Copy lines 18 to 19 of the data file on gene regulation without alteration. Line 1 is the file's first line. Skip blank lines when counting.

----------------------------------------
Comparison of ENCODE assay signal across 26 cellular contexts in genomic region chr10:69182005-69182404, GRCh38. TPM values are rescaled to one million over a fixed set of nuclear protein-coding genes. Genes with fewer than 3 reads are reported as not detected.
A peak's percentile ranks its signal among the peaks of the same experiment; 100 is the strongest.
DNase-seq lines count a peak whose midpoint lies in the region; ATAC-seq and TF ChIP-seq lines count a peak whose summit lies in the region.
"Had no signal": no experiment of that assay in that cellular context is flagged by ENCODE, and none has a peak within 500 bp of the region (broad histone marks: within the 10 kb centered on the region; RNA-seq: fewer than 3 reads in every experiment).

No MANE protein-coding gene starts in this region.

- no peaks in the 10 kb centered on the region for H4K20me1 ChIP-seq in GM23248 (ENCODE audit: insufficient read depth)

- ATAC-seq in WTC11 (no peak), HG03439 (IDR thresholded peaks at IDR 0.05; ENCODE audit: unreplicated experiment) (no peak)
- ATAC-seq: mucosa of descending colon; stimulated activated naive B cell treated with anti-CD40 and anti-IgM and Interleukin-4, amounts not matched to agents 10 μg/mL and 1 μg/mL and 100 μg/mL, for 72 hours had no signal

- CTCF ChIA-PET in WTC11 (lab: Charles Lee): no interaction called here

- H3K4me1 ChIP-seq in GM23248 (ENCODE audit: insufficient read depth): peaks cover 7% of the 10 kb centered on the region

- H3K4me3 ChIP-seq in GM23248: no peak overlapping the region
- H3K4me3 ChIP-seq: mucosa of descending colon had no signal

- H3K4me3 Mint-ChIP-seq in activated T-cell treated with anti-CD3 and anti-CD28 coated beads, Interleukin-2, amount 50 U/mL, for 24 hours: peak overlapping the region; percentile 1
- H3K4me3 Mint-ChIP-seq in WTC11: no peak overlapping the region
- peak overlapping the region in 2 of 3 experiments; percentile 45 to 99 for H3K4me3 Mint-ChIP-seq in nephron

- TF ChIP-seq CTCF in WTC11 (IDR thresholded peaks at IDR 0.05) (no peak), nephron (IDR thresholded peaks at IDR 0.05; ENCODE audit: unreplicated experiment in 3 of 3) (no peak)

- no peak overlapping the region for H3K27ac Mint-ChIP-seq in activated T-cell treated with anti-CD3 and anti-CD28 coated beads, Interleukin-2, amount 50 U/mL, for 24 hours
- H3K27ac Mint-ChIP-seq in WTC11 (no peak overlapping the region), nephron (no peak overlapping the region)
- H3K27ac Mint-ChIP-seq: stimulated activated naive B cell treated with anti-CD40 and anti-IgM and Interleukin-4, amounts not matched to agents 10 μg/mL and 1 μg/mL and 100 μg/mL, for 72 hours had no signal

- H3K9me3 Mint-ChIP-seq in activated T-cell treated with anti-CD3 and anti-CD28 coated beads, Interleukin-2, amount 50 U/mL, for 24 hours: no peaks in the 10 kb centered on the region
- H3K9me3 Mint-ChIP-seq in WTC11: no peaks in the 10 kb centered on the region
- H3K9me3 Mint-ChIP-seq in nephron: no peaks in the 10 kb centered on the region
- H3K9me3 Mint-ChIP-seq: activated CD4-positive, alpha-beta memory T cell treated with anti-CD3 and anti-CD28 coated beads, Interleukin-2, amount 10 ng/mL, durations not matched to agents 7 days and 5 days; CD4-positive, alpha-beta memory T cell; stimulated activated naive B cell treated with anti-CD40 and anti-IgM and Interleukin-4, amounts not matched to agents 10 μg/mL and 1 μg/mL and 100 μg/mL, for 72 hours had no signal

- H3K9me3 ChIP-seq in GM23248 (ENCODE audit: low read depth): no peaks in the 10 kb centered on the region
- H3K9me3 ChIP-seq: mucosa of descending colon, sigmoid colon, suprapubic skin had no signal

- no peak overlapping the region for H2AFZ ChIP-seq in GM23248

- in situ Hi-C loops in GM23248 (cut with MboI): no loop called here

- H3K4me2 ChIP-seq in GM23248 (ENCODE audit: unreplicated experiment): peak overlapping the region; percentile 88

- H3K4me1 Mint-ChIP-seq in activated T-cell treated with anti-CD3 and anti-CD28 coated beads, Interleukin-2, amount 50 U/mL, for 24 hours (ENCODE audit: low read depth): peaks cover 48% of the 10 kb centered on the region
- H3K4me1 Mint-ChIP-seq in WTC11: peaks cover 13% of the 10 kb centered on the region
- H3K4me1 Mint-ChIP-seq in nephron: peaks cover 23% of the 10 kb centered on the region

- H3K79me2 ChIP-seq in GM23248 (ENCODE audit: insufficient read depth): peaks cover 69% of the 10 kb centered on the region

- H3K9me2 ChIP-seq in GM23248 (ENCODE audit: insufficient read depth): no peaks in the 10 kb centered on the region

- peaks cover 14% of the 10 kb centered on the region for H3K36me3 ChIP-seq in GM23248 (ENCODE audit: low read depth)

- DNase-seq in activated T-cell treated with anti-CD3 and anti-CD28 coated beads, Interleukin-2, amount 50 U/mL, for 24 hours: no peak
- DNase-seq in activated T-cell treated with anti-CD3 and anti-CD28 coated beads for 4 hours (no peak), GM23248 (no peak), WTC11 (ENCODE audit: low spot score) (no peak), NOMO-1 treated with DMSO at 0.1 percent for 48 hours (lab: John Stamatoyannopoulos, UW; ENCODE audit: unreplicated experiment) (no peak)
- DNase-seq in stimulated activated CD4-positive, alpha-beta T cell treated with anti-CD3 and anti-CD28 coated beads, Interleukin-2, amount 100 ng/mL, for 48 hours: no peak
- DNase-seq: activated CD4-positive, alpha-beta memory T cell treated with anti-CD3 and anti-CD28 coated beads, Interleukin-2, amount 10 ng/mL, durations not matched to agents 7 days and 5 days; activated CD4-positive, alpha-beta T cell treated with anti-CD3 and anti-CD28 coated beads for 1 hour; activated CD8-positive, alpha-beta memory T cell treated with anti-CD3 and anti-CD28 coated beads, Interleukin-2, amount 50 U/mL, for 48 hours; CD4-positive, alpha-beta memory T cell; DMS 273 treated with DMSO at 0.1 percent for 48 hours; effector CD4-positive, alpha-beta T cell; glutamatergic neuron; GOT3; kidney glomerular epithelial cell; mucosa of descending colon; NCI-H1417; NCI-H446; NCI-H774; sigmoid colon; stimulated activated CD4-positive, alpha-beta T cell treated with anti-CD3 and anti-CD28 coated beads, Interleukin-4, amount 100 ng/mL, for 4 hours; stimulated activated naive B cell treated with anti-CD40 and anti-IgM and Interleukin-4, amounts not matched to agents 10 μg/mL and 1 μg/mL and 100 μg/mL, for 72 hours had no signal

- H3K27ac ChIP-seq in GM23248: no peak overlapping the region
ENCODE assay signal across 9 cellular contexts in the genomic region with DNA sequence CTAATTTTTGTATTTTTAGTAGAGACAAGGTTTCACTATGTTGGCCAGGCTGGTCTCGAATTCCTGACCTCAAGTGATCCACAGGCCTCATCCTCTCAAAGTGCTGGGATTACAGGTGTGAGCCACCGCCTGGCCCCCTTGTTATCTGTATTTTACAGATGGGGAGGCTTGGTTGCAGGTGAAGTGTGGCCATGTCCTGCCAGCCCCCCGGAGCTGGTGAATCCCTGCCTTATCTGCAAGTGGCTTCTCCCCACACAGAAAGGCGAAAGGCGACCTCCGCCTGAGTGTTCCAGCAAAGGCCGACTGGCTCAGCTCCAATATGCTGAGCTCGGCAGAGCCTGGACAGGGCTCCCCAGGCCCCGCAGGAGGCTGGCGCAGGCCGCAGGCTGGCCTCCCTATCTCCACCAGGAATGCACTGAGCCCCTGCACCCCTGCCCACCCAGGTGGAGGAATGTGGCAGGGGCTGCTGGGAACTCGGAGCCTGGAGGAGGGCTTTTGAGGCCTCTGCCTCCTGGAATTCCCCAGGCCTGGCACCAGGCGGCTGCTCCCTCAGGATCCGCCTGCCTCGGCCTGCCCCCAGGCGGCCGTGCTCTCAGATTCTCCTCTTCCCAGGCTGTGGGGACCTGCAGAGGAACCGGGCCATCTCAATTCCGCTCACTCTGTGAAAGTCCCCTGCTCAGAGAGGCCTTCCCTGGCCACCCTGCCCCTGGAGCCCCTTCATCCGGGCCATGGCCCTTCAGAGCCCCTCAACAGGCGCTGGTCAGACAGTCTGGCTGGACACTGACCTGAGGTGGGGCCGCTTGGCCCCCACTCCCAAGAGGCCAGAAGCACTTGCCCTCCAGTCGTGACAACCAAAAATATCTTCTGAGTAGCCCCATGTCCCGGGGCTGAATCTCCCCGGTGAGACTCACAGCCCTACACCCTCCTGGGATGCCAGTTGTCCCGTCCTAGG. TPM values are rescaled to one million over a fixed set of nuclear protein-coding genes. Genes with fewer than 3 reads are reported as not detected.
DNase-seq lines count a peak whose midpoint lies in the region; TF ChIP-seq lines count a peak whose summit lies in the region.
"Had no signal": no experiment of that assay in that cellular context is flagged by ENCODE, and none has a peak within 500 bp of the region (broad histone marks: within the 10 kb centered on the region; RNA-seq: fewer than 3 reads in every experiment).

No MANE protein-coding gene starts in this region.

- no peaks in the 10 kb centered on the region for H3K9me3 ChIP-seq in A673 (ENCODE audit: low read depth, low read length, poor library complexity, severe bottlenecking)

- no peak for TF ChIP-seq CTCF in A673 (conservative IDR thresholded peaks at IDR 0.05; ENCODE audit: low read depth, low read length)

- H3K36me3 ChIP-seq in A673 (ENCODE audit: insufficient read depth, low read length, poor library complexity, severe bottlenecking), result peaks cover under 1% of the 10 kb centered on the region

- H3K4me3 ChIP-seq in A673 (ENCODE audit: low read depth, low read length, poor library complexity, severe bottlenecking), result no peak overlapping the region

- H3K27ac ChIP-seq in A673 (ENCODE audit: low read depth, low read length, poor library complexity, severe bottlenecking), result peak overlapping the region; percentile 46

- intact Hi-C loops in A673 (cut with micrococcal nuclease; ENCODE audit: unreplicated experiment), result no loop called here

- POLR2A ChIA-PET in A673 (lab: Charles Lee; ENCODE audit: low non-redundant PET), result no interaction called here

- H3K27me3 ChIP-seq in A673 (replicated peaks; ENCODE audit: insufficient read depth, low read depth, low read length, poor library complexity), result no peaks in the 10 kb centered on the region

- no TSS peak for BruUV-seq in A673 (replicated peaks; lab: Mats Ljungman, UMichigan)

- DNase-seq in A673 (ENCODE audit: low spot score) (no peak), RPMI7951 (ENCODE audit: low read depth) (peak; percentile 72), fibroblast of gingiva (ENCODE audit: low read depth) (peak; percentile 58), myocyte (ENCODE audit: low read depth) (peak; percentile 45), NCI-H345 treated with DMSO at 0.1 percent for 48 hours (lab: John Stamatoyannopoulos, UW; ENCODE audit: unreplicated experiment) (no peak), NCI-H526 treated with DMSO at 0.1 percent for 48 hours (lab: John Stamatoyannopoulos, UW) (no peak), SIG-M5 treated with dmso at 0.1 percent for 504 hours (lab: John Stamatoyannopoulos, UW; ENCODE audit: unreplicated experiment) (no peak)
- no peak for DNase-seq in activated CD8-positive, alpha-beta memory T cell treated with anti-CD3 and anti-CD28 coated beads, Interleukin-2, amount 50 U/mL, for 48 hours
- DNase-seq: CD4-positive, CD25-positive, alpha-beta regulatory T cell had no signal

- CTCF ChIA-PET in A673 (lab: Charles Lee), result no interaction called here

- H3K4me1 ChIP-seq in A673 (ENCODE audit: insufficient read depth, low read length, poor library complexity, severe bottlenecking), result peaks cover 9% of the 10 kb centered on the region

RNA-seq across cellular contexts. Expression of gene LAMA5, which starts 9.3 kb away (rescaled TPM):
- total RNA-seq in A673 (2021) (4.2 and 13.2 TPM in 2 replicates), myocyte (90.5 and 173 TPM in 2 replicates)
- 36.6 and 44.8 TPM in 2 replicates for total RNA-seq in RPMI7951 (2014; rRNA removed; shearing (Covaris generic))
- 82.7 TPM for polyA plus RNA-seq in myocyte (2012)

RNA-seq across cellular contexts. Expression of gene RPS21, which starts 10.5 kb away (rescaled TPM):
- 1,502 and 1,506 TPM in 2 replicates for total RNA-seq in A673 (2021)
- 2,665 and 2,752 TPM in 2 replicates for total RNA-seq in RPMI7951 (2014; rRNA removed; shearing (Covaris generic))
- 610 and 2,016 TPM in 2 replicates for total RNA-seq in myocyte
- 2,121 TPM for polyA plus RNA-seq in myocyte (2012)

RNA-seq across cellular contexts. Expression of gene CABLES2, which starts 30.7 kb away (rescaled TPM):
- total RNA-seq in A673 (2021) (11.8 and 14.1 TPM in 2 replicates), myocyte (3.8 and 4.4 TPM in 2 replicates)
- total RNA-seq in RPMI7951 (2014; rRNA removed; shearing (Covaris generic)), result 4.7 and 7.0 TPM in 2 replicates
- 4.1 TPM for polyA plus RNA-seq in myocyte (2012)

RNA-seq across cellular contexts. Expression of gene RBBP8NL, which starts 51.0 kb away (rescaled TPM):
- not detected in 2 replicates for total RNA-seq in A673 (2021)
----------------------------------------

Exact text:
- H3K27ac Mint-ChIP-seq in WTC11 (no peak overlapping the region), nephron (no peak overlapping the region)
- H3K27ac Mint-ChIP-seq: stimulated activated naive B cell treated with anti-CD40 and anti-IgM and Interleukin-4, amounts not matched to agents 10 μg/mL and 1 μg/mL and 100 μg/mL, for 72 hours had no signal